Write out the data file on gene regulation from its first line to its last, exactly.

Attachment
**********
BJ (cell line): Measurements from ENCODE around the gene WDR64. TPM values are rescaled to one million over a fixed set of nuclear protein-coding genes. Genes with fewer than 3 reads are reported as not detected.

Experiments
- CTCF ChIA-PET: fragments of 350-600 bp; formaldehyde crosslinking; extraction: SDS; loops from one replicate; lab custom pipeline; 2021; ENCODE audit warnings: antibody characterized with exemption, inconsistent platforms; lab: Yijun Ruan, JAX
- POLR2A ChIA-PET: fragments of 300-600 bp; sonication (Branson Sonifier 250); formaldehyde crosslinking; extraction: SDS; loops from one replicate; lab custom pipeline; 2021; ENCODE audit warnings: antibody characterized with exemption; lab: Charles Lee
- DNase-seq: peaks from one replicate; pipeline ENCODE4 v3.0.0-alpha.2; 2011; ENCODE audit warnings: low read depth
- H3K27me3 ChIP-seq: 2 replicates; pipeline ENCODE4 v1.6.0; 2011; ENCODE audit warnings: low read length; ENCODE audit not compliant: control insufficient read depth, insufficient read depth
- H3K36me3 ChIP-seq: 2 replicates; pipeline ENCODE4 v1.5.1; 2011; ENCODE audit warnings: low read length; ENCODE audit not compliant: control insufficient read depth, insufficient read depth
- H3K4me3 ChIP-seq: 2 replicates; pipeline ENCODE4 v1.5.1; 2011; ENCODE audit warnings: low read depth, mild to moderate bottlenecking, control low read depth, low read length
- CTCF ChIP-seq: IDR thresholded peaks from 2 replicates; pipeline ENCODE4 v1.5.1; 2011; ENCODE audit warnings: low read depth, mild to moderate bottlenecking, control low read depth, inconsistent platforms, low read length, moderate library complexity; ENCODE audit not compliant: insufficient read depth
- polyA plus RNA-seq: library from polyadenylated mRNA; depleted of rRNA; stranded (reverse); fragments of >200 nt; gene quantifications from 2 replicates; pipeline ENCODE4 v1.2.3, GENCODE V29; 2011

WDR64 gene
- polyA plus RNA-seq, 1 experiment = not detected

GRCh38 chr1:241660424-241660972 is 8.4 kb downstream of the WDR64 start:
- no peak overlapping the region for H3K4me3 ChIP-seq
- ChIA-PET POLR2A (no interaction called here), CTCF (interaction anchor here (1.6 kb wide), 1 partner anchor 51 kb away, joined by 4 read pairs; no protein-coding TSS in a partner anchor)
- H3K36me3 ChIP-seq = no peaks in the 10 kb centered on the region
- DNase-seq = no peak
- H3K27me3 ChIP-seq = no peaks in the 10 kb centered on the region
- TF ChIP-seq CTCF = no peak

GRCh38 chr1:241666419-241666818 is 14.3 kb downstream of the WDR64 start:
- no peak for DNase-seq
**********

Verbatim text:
BJ (cell line): Measurements from ENCODE around the gene WDR64. TPM values are rescaled to one million over a fixed set of nuclear protein-coding genes. Genes with fewer than 3 reads are reported as not detected.

Experiments
- CTCF ChIA-PET: fragments of 350-600 bp; formaldehyde crosslinking; extraction: SDS; loops from one replicate; lab custom pipeline; 2021; ENCODE audit warnings: antibody characterized with exemption, inconsistent platforms; lab: Yijun Ruan, JAX
- POLR2A ChIA-PET: fragments of 300-600 bp; sonication (Branson Sonifier 250); formaldehyde crosslinking; extraction: SDS; loops from one replicate; lab custom pipeline; 2021; ENCODE audit warnings: antibody characterized with exemption; lab: Charles Lee
- DNase-seq: peaks from one replicate; pipeline ENCODE4 v3.0.0-alpha.2; 2011; ENCODE audit warnings: low read depth
- H3K27me3 ChIP-seq: 2 replicates; pipeline ENCODE4 v1.6.0; 2011; ENCODE audit warnings: low read length; ENCODE audit not compliant: control insufficient read depth, insufficient read depth
- H3K36me3 ChIP-seq: 2 replicates; pipeline ENCODE4 v1.5.1; 2011; ENCODE audit warnings: low read length; ENCODE audit not compliant: control insufficient read depth, insufficient read depth
- H3K4me3 ChIP-seq: 2 replicates; pipeline ENCODE4 v1.5.1; 2011; ENCODE audit warnings: low read depth, mild to moderate bottlenecking, control low read depth, low read length
- CTCF ChIP-seq: IDR thresholded peaks from 2 replicates; pipeline ENCODE4 v1.5.1; 2011; ENCODE audit warnings: low read depth, mild to moderate bottlenecking, control low read depth, inconsistent platforms, low read length, moderate library complexity; ENCODE audit not compliant: insufficient read depth
- polyA plus RNA-seq: library from polyadenylated mRNA; depleted of rRNA; stranded (reverse); fragments of >200 nt; gene quantifications from 2 replicates; pipeline ENCODE4 v1.2.3, GENCODE V29; 2011

WDR64 gene
- polyA plus RNA-seq, 1 experiment = not detected

GRCh38 chr1:241660424-241660972 is 8.4 kb downstream of the WDR64 start:
- no peak overlapping the region for H3K4me3 ChIP-seq
- ChIA-PET POLR2A (no interaction called here), CTCF (interaction anchor here (1.6 kb wide), 1 partner anchor 51 kb away, joined by 4 read pairs; no protein-coding TSS in a partner anchor)
- H3K36me3 ChIP-seq = no peaks in the 10 kb centered on the region
- DNase-seq = no peak
- H3K27me3 ChIP-seq = no peaks in the 10 kb centered on the region
- TF ChIP-seq CTCF = no peak

GRCh38 chr1:241666419-241666818 is 14.3 kb downstream of the WDR64 start:
- no peak for DNase-seq